Climate Dynamics

, Volume 52, Issue 7–8, pp 3791–3807 | Cite as

Spatiotemporal dependence of Antarctic sea ice variability to dynamic and thermodynamic forcing: a coupled ocean–sea ice model study

  • Kazuya KusaharaEmail author
  • Guy D. Williams
  • Robert Massom
  • Philip Reid
  • Hiroyasu Hasumi


Satellite-derived Antarctic sea ice extent has displayed a slight upward since 1979, but with strong temporal and regional variability—the drivers of which are poorly understood. Here, we conduct numerical experiments with a circum-Antarctic ocean–sea ice–ice shelf model driven by realistic atmospheric surface boundary conditions to examine the factors responsible for the temporal and spatial patterns in observed Antarctic sea ice variability. The model successfully reproduces observed seasonal and interannual variability in total sea ice extent and the temporal/spatial patterns of sea ice concentration and seasonality (days of advance and retreat and actual ice days) for 1979–2014. Sensitivity experiments are performed, in which the interannual variability in wind stress or thermodynamic surface forcing is ignored, to delineate their contributions to Antarctic sea ice fields. The results demonstrate that: (1) thermodynamic forcing plays a key role in driving interannual variability in sea ice extent and seasonality in most Antarctic sectors; (2) only in the Ross Sea the wind stress does become the main driver of sea ice extent variability; (3) thermodynamic forcing largely regulates interannual variability in the timing of sea ice advance, while wind stress largely controls the timing of the sea ice retreat; and (4) although both wind stress and thermodynamic forcing contribute to variability in total sea ice volume, the wind stress plays a dominant role in regulating sea ice volume variability in the near-coastal zone.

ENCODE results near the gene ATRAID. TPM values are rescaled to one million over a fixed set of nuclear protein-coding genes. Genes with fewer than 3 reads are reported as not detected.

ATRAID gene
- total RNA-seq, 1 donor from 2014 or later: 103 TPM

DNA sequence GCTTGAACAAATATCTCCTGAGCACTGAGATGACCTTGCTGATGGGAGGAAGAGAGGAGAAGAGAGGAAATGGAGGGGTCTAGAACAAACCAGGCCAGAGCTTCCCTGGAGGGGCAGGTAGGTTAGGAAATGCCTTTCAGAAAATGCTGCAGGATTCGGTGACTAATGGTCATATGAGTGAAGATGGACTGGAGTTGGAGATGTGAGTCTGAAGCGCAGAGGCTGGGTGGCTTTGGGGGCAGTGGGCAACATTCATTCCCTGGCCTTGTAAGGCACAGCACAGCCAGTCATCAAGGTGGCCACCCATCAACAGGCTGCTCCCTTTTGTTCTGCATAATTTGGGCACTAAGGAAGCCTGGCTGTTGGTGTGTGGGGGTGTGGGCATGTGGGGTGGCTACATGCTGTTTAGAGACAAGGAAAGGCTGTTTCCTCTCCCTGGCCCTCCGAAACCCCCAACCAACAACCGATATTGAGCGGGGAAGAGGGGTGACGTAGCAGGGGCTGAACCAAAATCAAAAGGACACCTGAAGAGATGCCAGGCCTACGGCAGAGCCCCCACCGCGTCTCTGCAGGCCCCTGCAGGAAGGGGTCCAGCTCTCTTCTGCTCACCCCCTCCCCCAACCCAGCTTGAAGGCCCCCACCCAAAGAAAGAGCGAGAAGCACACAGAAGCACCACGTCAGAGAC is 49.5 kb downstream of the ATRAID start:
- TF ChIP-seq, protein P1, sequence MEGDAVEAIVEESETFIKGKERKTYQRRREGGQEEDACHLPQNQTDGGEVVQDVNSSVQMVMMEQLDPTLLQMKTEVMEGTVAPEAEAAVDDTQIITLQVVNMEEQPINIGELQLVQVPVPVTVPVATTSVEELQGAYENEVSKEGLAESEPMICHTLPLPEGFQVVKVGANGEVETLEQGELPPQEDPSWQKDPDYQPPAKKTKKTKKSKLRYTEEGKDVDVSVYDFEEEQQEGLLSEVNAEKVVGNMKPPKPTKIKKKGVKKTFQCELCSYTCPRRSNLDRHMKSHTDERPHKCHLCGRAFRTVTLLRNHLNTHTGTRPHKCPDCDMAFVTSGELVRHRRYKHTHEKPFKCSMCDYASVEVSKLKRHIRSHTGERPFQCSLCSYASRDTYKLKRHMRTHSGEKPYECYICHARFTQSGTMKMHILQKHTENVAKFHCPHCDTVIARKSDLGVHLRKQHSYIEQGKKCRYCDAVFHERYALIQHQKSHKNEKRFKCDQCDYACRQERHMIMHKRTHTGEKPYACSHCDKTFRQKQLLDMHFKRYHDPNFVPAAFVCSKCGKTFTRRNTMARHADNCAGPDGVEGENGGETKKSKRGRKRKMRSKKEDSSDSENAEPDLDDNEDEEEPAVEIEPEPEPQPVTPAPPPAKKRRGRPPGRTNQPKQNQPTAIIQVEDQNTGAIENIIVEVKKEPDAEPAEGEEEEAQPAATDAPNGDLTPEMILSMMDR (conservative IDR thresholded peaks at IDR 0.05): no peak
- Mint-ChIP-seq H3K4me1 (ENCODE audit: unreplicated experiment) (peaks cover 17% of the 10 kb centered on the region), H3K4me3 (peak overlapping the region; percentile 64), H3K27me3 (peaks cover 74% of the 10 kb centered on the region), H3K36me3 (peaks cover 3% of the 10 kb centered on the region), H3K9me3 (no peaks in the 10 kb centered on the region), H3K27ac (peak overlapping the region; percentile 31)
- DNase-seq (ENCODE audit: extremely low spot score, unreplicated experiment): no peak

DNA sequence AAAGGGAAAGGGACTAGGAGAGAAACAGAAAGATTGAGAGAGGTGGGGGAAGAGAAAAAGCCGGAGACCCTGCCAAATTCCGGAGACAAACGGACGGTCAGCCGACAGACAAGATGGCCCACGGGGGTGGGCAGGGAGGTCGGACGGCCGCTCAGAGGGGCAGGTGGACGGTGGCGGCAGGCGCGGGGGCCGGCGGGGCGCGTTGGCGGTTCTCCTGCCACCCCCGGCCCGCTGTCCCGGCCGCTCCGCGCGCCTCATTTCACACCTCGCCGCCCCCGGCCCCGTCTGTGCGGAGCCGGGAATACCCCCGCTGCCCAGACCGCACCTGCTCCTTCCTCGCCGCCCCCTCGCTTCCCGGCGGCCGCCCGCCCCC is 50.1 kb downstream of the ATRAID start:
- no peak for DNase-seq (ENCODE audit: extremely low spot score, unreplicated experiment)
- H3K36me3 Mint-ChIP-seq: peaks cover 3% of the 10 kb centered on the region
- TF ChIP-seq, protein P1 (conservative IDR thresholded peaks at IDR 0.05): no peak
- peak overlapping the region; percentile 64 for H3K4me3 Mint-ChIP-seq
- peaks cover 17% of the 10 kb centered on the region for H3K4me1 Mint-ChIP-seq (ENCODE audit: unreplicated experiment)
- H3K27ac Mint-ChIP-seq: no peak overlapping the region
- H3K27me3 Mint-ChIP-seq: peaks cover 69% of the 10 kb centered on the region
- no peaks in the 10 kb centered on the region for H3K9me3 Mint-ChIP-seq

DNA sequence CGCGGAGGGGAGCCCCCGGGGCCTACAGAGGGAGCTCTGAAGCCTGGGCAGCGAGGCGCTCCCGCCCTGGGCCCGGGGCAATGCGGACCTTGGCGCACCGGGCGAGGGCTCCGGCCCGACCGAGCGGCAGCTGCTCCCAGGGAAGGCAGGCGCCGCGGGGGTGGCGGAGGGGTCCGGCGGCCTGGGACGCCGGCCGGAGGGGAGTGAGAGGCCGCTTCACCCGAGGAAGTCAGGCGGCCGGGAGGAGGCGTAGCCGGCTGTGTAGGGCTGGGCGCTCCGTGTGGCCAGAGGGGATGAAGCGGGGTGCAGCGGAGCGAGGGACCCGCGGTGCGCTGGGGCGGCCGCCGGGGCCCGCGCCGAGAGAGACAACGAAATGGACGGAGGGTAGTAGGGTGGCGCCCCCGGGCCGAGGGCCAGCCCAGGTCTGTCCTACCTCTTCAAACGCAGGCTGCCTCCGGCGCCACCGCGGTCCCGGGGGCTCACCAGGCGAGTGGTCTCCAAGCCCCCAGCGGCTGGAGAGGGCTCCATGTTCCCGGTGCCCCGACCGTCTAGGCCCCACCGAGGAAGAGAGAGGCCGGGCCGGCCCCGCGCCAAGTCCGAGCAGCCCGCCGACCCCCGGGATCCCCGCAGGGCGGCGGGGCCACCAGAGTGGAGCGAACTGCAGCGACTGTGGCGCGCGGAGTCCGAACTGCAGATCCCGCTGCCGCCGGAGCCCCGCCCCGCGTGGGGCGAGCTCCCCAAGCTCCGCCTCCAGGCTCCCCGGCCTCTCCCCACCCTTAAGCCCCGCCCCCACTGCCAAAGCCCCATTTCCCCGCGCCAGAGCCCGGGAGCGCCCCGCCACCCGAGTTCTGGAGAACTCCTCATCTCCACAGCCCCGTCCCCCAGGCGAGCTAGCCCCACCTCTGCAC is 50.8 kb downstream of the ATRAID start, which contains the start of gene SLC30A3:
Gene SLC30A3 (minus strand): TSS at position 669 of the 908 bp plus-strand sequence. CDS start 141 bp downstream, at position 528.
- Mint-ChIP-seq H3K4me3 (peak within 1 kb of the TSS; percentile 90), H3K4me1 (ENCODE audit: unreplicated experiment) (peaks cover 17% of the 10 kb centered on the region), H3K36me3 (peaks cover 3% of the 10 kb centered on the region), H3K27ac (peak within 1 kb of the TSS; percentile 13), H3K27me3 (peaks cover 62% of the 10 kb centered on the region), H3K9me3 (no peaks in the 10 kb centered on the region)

Antarctic sea ice variability An ocean–sea ice model Wind stress Thermodynamic forcing 



This research was supported by the Australian Government’s Business Cooperative Research Centres Programme through the Antarctic Climate an Ecosystems Cooperative Research Centre (ACE CRC), and contributes to AAS 4116. GW was supported by the Australian Research Council’s Future Fellowship program. HH was supported by Japan Society for the Promotion of Science (JSPS) KAKENHI Grant Number JP26247080. We thank two anonymous reviewers for their helpful and constructive comments on the manuscript.


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Copyright information

© Springer-Verlag GmbH Germany, part of Springer Nature 2018

Authors and Affiliations

  1. 1.Japan Agency for Marine-Earth Science and Technology (JAMSTEC)Yokohama-cityJapan
  2. 2.Antarctic Climate and Ecosystems Research CentreUniversity of TasmaniaHobartAustralia
  3. 3.Institute of Marine and Antarctic StudiesUniversity of TasmaniaHobartAustralia
  4. 4.Australian Antarctic DivisionKingstonAustralia
  5. 5.Australian Bureau of MeteorologyHobartAustralia
  6. 6.Atmosphere and Ocean Research InstituteThe University of TokyoChibaJapan

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